Inevitably, perhaps, the show belongs to Ray.  In a towering performance, Paul Findlay brings this psychotic, damaged individual to scary life, dominating the scene, oozing menace and lashing out.  And yet, such is the power of Cat Jones’s writing, Tracey Street’s direction and Findlay’s rounded performance, we actually feel for the man, as we learn about his harrowing past.  The play highlights the damage, the PTSD, inflicted on soldiers.  As Carla wryly observes, if he’d come back with his legs off, everyone could see it.  Mental trauma is invisible.

Tautly presented, this discomfiting piece packs quite a wallop.  A superlative cast and a director who can orchestrate mood swings like a symphony deliver this sordid and powerful story in a production it is difficult to fault.  I emerge feeling punch-drunk and exhausted from the tension – just like a proper night out!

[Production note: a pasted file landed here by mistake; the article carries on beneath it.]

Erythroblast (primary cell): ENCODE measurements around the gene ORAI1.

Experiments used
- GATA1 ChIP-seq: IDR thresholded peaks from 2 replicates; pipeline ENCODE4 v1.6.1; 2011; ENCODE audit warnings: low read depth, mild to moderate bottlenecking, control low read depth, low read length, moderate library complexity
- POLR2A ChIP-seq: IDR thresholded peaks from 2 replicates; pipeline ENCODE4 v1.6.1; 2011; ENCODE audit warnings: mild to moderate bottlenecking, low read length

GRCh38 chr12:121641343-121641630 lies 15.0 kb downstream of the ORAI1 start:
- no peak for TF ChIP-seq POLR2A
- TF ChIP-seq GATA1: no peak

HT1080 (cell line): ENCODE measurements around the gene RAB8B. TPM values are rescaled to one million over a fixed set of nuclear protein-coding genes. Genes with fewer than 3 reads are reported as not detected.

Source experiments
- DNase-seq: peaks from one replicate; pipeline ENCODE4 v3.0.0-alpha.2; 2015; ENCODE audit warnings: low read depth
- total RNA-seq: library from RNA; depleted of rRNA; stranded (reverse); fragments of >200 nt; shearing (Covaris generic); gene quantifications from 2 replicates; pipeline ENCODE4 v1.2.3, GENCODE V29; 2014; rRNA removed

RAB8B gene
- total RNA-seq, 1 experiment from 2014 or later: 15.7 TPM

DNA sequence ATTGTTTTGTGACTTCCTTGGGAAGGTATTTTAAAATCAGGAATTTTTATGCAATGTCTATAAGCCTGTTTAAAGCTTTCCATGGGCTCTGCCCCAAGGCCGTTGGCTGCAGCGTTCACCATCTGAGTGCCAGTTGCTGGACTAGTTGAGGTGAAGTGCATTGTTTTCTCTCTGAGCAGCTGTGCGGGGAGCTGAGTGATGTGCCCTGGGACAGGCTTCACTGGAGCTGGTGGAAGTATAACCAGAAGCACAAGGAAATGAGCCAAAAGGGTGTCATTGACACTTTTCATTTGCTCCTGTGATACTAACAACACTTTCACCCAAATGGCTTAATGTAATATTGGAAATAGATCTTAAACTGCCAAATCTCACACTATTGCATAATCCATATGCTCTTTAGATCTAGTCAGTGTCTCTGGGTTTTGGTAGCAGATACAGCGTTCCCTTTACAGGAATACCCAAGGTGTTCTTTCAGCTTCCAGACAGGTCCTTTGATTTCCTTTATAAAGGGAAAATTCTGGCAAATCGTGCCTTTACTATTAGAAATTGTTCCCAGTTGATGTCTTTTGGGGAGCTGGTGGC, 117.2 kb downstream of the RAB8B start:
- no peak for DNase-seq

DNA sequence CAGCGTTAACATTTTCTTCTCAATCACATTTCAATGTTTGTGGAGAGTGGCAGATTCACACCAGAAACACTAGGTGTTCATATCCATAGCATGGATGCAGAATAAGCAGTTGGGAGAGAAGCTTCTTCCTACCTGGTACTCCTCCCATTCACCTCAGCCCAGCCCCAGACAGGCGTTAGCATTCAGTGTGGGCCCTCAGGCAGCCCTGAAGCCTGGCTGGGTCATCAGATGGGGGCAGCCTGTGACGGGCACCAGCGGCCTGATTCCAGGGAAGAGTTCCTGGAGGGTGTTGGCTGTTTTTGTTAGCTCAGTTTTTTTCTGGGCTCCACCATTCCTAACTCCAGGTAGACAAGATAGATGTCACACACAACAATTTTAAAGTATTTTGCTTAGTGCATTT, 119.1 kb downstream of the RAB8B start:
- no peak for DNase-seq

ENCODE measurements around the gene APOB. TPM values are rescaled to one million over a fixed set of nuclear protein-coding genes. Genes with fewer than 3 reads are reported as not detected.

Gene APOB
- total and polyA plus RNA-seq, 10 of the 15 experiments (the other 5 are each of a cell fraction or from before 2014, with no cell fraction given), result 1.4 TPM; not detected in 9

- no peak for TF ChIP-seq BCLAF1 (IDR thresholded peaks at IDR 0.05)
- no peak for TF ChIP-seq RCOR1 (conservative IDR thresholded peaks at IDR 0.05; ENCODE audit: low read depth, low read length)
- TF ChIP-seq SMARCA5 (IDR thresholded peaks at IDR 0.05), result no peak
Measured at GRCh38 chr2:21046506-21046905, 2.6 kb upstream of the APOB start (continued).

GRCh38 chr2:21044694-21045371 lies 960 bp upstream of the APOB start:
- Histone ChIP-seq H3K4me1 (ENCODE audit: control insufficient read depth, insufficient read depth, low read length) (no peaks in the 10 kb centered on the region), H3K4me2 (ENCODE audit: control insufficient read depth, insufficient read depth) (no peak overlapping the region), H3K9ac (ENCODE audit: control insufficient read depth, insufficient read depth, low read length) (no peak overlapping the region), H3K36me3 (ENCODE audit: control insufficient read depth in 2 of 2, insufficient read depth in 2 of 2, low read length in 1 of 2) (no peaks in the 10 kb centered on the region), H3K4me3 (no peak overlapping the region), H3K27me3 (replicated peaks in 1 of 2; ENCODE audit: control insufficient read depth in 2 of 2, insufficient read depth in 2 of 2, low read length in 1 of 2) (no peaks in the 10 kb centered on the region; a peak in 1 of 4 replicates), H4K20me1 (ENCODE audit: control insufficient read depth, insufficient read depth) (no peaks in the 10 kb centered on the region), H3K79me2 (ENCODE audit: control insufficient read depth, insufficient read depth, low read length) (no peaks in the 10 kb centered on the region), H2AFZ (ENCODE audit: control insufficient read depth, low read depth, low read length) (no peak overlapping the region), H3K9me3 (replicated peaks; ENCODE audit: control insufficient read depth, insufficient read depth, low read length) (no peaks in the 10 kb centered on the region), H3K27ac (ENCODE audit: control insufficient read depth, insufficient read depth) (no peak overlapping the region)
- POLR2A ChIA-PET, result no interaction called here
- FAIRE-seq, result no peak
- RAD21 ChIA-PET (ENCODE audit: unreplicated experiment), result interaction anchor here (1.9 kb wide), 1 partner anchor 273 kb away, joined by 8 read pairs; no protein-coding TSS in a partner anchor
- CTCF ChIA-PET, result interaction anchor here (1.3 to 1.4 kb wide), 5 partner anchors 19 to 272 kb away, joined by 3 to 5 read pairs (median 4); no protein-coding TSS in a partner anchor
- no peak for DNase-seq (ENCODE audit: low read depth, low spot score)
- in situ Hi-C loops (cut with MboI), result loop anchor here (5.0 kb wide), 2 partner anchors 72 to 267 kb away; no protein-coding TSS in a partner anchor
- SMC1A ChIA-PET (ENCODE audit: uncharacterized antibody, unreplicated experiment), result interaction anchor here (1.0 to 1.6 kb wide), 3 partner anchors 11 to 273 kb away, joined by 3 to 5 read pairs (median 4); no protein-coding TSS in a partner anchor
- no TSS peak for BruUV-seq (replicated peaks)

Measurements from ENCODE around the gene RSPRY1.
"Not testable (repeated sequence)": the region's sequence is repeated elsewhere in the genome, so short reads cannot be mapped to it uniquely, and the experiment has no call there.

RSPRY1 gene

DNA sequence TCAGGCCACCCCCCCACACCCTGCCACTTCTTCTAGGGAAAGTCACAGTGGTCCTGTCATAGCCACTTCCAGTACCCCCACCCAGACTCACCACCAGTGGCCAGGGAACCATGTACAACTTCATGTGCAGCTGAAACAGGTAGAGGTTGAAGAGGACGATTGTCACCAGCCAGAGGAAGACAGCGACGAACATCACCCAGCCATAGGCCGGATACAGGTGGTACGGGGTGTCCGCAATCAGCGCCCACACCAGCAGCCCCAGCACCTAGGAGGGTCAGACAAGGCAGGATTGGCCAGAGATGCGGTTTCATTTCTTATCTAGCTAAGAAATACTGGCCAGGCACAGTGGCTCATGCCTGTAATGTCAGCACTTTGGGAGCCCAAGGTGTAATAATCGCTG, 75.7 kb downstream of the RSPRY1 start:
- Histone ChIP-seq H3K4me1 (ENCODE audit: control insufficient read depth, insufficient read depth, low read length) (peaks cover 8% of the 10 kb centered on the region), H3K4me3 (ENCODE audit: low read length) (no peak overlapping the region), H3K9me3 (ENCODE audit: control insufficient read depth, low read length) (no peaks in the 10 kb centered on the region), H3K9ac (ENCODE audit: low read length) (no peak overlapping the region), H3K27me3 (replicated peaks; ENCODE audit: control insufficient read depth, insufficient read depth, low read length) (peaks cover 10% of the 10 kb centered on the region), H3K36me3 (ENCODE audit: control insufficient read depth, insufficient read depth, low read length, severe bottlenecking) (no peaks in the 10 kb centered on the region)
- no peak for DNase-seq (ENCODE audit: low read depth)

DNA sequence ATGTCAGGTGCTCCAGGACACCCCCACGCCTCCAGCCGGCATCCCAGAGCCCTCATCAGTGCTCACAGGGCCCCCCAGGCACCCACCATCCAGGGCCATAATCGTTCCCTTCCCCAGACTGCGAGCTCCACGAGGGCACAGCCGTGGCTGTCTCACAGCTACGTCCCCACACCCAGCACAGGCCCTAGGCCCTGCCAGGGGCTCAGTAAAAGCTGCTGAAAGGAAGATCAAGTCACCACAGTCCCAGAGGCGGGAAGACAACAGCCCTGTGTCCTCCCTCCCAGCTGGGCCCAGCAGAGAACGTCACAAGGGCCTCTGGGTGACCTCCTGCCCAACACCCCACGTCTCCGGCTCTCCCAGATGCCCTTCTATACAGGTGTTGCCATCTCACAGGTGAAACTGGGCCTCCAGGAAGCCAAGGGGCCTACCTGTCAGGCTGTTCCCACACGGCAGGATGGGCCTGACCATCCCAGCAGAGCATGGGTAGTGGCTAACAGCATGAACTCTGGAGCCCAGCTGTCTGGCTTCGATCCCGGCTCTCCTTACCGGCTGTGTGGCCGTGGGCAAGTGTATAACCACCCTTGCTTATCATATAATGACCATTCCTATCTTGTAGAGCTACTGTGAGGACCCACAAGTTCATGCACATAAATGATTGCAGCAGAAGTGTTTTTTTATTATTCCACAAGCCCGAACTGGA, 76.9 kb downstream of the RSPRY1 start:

glory dazed

Sophie Handy, Paul Findlay and Dominic Thompson


Inflated Opinion

ME AND MY DOLL

The Old Joint Stock, Birmingham, Thursday 28th February, 2019

 

This two-hander, written and directed by Lucy Bird, gets off to a bit of a Shirley Valentine start with twenty-something Kate speaking to herself and to the blow-up doll given to her by her ‘friends’ because of her apparent inability to land herself a real boyfriend.  The doll is a punchbag at first and then a sounding board as Kate vents her frustrations and then tries out a more ‘feminine’ and nurturing manner, as prescribed by the company she works for.  Kate finds she is rubbish at conforming to gender expectations, and why should she have to change at all, just to get along in a man’s world?